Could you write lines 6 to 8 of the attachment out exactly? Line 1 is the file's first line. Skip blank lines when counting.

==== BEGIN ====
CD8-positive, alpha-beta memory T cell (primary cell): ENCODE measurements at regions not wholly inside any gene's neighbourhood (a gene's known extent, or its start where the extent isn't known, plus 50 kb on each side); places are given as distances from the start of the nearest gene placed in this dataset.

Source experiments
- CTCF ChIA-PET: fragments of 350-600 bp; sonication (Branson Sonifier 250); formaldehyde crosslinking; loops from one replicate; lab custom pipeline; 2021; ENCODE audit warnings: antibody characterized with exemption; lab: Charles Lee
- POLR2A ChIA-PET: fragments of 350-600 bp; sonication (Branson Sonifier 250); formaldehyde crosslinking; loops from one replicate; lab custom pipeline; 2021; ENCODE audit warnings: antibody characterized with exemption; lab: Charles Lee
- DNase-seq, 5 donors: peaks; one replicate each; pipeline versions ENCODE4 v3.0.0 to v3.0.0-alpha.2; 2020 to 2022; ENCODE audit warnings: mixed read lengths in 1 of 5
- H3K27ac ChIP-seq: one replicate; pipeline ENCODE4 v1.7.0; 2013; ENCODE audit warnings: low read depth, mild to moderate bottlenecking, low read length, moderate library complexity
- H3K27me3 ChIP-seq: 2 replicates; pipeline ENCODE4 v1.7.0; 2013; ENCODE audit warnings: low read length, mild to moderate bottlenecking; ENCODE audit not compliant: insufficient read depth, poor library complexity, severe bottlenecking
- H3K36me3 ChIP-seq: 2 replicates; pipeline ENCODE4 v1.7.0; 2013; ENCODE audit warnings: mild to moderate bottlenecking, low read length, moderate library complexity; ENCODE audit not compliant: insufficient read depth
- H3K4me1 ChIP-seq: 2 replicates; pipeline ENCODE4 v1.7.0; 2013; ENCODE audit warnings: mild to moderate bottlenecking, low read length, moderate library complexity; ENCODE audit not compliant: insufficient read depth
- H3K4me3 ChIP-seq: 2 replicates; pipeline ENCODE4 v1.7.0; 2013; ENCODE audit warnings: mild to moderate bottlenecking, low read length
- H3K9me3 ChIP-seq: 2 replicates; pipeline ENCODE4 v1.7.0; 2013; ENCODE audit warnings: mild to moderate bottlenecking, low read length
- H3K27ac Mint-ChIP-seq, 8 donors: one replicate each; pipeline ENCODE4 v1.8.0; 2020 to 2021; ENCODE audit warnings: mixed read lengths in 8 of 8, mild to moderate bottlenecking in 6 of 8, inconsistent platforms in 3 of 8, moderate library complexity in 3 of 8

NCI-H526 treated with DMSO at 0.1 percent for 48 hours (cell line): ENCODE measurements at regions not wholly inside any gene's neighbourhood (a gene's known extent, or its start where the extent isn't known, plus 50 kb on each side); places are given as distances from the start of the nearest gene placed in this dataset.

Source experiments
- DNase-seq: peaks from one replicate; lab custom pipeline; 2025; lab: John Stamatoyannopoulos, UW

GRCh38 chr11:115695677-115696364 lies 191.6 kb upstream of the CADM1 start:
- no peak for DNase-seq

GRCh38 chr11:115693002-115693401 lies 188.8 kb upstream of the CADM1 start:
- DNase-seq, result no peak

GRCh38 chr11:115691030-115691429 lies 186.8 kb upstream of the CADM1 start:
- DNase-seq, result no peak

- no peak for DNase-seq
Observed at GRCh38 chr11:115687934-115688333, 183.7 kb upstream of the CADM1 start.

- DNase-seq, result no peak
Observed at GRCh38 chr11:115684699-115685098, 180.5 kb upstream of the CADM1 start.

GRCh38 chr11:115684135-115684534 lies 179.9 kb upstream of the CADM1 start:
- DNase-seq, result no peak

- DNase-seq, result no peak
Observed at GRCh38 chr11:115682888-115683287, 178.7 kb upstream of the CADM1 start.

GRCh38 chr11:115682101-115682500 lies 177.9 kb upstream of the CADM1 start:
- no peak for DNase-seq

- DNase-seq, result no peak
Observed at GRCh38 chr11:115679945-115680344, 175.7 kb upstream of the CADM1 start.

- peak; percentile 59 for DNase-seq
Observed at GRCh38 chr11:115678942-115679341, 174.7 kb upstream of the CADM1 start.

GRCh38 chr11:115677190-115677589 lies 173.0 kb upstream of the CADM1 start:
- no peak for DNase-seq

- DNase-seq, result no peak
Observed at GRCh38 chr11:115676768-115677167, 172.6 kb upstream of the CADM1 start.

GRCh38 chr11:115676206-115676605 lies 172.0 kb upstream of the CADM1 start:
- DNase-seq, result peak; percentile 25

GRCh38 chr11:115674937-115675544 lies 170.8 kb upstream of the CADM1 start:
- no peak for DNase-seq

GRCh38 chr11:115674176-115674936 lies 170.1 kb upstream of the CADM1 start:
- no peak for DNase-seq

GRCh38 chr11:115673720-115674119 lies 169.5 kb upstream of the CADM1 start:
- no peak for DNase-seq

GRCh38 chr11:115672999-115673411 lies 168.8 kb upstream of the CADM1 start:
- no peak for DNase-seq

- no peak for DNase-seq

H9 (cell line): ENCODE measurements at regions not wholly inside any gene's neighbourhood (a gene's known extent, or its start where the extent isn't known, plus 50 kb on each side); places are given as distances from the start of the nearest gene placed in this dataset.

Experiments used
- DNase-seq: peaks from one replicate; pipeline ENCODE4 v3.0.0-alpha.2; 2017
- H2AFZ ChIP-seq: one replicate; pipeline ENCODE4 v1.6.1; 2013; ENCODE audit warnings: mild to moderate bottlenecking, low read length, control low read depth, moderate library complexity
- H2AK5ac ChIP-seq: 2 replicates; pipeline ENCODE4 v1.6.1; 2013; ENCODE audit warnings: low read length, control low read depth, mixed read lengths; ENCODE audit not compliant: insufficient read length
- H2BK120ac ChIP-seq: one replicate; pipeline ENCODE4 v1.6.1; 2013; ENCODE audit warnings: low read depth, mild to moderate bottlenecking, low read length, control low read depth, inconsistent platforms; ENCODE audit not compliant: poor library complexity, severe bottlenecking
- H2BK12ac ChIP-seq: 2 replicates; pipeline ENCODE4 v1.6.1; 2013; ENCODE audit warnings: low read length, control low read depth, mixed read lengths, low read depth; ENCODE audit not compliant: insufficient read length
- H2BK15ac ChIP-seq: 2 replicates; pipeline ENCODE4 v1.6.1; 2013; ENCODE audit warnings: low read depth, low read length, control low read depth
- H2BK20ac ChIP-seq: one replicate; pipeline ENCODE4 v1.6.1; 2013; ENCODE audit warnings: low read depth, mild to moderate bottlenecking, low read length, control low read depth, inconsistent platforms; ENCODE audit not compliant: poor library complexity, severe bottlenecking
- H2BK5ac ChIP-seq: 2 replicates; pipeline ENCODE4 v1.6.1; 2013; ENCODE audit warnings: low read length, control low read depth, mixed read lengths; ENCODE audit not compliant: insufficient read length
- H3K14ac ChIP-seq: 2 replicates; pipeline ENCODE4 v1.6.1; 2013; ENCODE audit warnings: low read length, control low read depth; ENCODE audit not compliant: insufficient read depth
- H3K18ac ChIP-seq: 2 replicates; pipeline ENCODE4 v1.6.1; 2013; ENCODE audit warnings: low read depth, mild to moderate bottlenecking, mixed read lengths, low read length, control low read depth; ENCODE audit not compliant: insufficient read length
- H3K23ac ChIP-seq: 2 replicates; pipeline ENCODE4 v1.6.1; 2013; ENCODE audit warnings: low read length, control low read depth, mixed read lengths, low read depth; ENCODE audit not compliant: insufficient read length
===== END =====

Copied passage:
- H3K27ac ChIP-seq: one replicate; pipeline ENCODE4 v1.7.0; 2013; ENCODE audit warnings: low read depth, mild to moderate bottlenecking, low read length, moderate library complexity
- H3K27me3 ChIP-seq: 2 replicates; pipeline ENCODE4 v1.7.0; 2013; ENCODE audit warnings: low read length, mild to moderate bottlenecking; ENCODE audit not compliant: insufficient read depth, poor library complexity, severe bottlenecking
- H3K36me3 ChIP-seq: 2 replicates; pipeline ENCODE4 v1.7.0; 2013; ENCODE audit warnings: mild to moderate bottlenecking, low read length, moderate library complexity; ENCODE audit not compliant: insufficient read depth